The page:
LONG DAY’S JOURNEY INTO NIGHT (Sidney Lumet, 1962)

Films by Sidney Lumet come in two varieties: sleek and swanky New York City-based crime dramas that are sometimes wrongly (insanely!) described as “gritty”; pretentious literary art for the culture-vultures. (Incredibly, Lumet was even once able to conflate his two kinds of films: Vu du pont, 1962, in French, and from Italy and France—Arthur Miller’s A View from the Bridge!) Two films in the latter category are adaptations of Williams and Chekhov: The Fugitive Kind (1959), which renames Orpheus Descending, and The Sea Gull (1968). But by far the best entry is Long Day’s Journey Into Night, which uses no other script than Eugene O’Neill’s towering autobiographical play, perhaps the greatest American play ever written, and concludes with fancy and haunting Expressionism, in long-shot with appearing and disappearing lights in darkness and a moaning foghorn. Throughout, Boris Kaufman’s silvery black-and-white cinematography is a wonder to behold.
     This tremendous piece of work—O’Neill lifts up Lumet—captures lightning-quick mood-shifts, also a kind of expressionism, in the personalities of O’Neill’s father, mother and older brother, who are represented by James Tyrone, Mary and Jamie. These characters are haunted by the past: James, by a background of poverty in the Old Country, Ireland, and by his trading in a promising stage career as an actor to become a popular matinee idol; Mary, by the loneliness she experienced when James was touring, by his infidelities, by the loss of a child, by the loss of her Catholic faith, by her history of drug addiction—her utter sense of failure; Jamie, by his own addiction, to alcohol, and, also an actor, by his failure to carve out a career, that is to say, emerge from his father’s shadow. O’Neill gave himself the name of Edmund, that of his dead brother, who is called Eugene: a hint of his own dogging burden of guilt. “The past is the present, and the future, too.”
     All four leads—Ralph Richardson, Katharine Hepburn, Jason Robards, Jr., and Dean Stockwell—shared the acting prize at Cannes; but one of these performances is inferior and insubstantial. Richardson hasn’t a clue as to how to play James O’Neill/Tyrone; he is never convincing as Mary’s spouse, and it is impossible to imagine that his character was ever a matinee idol. Our greatest American-born film actor had won a Tony originating the role of James Tyrone, and we would have been superbly indebted to the gods had Fredric March’s legendary performance been preserved on film. But, of course, Florence Eldridge had originally played Mary opposite her husband’s James, and March chose marital loyalty over film’s preservation and the near certainty of a third best actor Oscar. Alas!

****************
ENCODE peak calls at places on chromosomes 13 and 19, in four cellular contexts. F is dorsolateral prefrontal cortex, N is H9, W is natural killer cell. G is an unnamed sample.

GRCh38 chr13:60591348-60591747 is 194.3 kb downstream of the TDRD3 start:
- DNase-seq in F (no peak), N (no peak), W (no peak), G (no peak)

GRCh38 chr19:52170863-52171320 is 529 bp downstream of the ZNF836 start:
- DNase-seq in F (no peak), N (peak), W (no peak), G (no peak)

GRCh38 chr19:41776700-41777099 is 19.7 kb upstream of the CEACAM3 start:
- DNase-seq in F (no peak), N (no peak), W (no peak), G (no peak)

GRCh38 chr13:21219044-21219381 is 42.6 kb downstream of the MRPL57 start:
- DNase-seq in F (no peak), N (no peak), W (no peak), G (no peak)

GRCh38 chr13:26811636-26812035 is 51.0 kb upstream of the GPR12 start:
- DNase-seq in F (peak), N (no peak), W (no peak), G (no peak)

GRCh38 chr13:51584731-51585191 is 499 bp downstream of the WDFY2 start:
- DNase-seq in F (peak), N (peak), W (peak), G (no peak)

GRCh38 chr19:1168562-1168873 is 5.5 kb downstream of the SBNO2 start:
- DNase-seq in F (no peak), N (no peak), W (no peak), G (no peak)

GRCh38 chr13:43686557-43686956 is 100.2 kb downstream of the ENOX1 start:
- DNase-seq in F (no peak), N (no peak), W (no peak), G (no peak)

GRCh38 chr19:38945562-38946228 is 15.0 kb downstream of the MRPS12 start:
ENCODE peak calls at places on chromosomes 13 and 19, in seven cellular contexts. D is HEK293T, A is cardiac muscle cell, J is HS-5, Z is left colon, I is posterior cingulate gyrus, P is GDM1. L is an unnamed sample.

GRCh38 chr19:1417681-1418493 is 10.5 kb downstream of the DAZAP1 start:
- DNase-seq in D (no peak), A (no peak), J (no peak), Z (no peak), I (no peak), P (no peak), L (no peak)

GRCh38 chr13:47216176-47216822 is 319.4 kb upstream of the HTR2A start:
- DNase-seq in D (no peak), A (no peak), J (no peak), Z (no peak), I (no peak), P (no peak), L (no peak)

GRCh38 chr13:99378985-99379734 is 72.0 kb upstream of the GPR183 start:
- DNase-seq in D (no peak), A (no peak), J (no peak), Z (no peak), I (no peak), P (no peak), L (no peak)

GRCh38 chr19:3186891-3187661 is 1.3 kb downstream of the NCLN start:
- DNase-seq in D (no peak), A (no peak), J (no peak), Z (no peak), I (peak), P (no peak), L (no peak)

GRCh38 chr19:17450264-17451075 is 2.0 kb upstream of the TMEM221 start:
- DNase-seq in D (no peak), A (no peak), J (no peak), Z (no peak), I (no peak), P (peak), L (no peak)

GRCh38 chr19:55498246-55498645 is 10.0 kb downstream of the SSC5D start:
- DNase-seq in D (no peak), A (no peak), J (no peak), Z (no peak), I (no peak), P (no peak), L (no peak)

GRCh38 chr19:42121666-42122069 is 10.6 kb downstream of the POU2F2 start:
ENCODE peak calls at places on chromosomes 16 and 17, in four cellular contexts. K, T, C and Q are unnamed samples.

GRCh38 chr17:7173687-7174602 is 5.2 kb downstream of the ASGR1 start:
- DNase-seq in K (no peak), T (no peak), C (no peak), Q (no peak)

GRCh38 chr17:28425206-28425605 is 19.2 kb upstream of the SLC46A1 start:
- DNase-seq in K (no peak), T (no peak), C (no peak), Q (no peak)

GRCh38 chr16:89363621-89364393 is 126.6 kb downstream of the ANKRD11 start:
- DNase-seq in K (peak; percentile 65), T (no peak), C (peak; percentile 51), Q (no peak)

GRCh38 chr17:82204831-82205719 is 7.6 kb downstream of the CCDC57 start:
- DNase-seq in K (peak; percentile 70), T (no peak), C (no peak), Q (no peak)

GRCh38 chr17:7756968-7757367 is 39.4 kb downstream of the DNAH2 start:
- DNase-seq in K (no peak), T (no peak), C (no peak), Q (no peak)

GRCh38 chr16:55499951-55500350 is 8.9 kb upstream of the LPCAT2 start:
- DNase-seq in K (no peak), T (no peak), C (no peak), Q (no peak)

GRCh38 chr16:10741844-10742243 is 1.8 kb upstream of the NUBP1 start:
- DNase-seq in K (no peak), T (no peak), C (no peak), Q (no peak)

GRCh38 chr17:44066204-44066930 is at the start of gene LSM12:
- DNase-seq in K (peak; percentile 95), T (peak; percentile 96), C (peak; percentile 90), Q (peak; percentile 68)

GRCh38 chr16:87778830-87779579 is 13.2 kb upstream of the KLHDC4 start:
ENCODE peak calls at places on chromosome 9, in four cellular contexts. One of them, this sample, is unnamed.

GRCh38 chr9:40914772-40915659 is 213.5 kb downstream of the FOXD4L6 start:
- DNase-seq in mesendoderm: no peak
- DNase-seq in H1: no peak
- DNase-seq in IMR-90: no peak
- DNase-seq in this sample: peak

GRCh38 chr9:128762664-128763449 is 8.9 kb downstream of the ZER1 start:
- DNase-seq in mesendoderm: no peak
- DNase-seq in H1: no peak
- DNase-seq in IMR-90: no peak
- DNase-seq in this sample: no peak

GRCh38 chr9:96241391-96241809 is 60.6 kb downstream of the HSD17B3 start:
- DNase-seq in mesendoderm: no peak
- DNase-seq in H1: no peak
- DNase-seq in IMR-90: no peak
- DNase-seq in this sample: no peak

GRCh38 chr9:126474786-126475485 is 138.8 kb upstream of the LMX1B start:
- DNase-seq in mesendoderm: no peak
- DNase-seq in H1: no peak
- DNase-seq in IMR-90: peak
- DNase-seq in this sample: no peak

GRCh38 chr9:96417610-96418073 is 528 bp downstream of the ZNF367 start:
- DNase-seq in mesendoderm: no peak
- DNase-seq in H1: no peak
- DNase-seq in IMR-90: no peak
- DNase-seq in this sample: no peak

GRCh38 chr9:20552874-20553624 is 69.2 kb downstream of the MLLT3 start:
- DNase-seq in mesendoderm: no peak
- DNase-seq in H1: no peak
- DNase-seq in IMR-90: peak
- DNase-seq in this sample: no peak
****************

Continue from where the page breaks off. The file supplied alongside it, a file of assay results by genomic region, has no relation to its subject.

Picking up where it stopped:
Katharine Hepburn is wildly miscast as a hopeless drug addict and a Roman Catholic; but if this isn’t her best performance (and it isn’t), it contains, it seems to me, her greatest acting. For Hepburn captures the terrible sorrows of Mary Tyrone; transcending the original miscasting, Hepburn is phenomenal. Indeed, the miscasting actually helps make her so effectively surprising and surprisingly effective.
     Jason Robards, Jr. (best actor, National Board of Review) would never again be so powerful on film.
     Let’s be honest: O’Neill’s unsparing play more or less gives O’Neill himself—that is to say, tubercular Edmund—a pass; it isn’t anywhere near as hard on him as it is on the others. (Might not this partially explain O’Neill’s decision not to have the play published or performed during his lifetime? Everyone assumes that the only reason for this is how painful were the memories that the play stirred up for O’Neill; but what about embarrassment over the preferential treatment he accorded himself?) Because he does so well at moving Edmund from the realm of O’Neill’s self-idealization—I don’t know how else to describe it—to one of recognizable humanity, it seems to me that Stockwell gives the film’s most beautiful, incisive and brilliant performance. I believe that Stockwell remains one of only three U.S. actors to have been twice honored at Cannes.

B(U)Y THE BOOK

MY BOOK, A Short Chronology of World Cinema, IS CURRENTLY AVAILABLE FROM THE SANDS FILMS CINEMA CLUB IN LONDON. USING EITHER OF THE LINKS BELOW, ACCESS THE ADVERTISEMENT FOR THIS BOOK, FROM WHICH YOU CAN ORDER ONE OR MORE COPIES OF IT. THANKS.

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